BMC Infect Dis. 2022 Feb 13;22(1):149. doi: 10.1186/s12879-022-07095-x.
BACKGROUND: COVID-19 is a multi-system infection with emerging evidence-based antiviral and anti-inflammatory therapies to improve disease prognosis. However, a subset of patients with COVID-19 signs and symptoms have repeatedly negative RT-PCR tests, leading to treatment hesitancy. We used comparative serology early in the COVID-19 pandemic when background seroprevalence was low to estimate the likelihood of COVID-19 infection among RT-PCR negative patients with clinical signs and/or symptoms compatible with COVID-19.
METHODS: Between April and October 2020, we conducted serologic testing of patients with (i) signs and symptoms of COVID-19 who were repeatedly negative by RT-PCR ('Probables'; N = 20), (ii) signs and symptoms of COVID-19 but with a potential alternative diagnosis ('Suspects'; N = 15), (iii) no signs and symptoms of COVID-19 ('Non-suspects'; N = 43), (iv) RT-PCR confirmed COVID-19 patients (N = 40), and (v) pre-pandemic samples (N = 55).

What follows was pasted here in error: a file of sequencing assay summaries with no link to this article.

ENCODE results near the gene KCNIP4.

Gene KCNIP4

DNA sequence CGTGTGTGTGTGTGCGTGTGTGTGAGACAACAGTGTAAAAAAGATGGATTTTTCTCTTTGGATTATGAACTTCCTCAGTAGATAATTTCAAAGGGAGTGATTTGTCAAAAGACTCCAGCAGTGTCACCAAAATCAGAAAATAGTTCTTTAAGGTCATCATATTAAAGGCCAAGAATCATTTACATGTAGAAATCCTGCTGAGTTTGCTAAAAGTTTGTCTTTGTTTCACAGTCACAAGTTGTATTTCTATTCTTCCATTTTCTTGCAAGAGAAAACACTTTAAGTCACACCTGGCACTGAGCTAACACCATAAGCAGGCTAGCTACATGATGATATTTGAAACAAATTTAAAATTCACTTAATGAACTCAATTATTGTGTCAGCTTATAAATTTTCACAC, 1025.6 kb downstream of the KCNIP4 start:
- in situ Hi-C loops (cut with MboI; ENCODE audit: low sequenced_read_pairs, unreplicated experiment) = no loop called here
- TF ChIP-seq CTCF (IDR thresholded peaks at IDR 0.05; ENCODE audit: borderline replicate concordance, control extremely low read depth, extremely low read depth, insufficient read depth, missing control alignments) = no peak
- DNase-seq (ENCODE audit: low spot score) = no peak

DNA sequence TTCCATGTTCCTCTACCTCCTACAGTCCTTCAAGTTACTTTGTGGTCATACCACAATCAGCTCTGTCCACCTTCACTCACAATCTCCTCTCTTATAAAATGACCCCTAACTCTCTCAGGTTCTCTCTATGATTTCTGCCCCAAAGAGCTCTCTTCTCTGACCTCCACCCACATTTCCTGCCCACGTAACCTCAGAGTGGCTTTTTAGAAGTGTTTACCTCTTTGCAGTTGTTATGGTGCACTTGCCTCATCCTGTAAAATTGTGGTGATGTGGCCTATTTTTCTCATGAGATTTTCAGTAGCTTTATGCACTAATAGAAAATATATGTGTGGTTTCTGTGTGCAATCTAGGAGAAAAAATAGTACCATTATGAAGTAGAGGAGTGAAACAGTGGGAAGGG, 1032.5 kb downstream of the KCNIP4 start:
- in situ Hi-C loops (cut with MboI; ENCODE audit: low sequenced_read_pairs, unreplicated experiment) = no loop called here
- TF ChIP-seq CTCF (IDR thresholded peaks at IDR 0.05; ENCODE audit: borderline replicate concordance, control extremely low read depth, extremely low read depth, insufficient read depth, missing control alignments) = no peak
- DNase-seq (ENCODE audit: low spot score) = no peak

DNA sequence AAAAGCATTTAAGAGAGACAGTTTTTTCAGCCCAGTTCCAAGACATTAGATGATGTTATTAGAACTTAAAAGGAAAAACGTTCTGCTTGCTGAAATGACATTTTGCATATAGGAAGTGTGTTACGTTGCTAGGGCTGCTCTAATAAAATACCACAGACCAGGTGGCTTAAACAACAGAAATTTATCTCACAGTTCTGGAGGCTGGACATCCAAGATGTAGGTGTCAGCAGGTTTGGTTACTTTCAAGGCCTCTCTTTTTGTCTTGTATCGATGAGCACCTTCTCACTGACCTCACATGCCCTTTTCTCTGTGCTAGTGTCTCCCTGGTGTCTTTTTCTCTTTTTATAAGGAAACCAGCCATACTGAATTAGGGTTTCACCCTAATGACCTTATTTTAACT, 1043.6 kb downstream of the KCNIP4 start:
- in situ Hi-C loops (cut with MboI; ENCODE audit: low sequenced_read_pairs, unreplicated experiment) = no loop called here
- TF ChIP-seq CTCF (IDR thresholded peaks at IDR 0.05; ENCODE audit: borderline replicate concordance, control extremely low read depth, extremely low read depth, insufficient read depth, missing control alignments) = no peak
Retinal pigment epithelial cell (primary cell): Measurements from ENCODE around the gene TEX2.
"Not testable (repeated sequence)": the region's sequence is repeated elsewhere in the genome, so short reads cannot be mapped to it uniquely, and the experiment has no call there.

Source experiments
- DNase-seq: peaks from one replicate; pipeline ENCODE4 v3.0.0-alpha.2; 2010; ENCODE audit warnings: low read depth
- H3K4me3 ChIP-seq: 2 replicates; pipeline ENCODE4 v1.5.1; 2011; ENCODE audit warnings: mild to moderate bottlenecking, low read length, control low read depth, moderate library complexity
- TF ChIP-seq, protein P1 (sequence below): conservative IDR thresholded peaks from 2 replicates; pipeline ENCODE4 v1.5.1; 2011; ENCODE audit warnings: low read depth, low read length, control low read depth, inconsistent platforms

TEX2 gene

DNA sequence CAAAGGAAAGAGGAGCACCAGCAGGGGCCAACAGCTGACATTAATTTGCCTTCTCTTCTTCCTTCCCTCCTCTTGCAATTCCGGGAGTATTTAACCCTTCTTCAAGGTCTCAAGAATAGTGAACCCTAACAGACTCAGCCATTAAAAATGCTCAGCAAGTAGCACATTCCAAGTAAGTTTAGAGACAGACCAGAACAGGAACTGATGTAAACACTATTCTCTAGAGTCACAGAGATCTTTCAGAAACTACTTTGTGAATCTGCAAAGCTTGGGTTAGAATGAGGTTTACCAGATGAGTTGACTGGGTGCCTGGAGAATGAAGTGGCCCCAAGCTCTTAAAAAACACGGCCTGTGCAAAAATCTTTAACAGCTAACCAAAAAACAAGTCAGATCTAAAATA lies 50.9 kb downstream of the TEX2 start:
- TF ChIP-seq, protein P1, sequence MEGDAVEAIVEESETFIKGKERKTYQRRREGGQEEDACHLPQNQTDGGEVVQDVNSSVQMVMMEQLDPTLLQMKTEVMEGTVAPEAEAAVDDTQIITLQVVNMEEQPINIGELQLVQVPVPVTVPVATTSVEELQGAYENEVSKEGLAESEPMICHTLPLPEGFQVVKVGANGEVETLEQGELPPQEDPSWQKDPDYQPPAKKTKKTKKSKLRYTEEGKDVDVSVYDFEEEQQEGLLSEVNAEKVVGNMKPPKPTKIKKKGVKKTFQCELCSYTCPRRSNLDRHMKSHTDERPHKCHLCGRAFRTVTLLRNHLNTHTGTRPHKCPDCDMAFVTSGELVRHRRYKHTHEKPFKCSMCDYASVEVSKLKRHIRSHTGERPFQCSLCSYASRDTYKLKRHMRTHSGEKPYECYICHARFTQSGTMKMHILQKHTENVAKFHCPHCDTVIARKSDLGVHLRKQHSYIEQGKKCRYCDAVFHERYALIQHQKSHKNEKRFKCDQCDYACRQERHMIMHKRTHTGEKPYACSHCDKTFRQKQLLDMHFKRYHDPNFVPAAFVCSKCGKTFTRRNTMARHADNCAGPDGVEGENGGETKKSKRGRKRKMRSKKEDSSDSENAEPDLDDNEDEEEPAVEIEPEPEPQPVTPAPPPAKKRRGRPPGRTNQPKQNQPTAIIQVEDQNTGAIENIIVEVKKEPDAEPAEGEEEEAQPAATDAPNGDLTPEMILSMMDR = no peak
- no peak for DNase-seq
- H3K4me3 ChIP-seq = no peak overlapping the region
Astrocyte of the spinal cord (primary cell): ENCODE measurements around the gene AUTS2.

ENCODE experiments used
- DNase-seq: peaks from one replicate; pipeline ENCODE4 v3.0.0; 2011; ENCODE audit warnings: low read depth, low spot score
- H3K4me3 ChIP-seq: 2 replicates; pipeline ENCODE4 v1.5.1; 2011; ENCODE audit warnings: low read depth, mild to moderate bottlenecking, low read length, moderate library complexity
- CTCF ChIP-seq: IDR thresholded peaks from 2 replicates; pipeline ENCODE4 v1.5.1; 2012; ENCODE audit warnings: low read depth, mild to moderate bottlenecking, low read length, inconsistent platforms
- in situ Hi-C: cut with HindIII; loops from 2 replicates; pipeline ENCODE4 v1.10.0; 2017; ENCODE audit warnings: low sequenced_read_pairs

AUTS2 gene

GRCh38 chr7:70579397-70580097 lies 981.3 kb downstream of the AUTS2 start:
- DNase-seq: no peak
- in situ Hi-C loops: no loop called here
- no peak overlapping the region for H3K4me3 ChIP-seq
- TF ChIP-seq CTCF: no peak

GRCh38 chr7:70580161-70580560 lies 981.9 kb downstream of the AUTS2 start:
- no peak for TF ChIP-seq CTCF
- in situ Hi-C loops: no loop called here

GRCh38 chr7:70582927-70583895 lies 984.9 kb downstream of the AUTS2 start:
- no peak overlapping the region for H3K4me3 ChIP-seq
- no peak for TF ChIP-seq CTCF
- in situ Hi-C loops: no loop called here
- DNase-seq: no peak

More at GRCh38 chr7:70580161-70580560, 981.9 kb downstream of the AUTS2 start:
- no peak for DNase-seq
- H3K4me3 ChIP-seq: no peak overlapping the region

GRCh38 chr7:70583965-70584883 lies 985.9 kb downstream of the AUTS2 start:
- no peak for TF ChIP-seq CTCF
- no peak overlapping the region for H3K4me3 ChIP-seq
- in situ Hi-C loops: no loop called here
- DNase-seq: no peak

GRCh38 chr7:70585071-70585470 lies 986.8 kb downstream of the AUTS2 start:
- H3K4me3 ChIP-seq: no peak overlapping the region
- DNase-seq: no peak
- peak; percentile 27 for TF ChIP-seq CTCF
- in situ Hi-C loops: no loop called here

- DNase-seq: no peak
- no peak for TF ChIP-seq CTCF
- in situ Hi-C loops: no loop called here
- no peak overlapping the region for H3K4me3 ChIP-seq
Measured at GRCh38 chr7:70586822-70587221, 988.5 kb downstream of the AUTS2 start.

RESULTS: Probables had similar seropositivity and levels of IgG and IgM antibodies as propensity-score matched RT-PCR confirmed COVID-19 patients (60.0% vs 80.0% for IgG, p-value = 0.13; 50.0% vs 72.5% for IgM, p-value = 0.10), but multi-fold higher seropositivity rates than Suspects and matched Non-suspects (60.0% vs 13.3% and 11.6% for IgG; 50.0% vs 0% and 4.7% for IgM respectively; p-values < 0.01). However, Probables were half as likely to receive COVID-19 treatment than the RT-PCR confirmed COVID-19 patients with similar disease severity.
CONCLUSIONS: Findings from this study indicate a high likelihood of acute COVID-19 among RT-PCR negative with typical signs/symptoms, but a common omission of COVID-19 therapies among these patients. Clinically diagnosed COVID-19, independent of RT-PCR positivity, thus has a potential vital role in guiding treatment decisions.
PMID:35152885 | PMC:PMC8841043 | DOI:10.1186/s12879-022-07095-x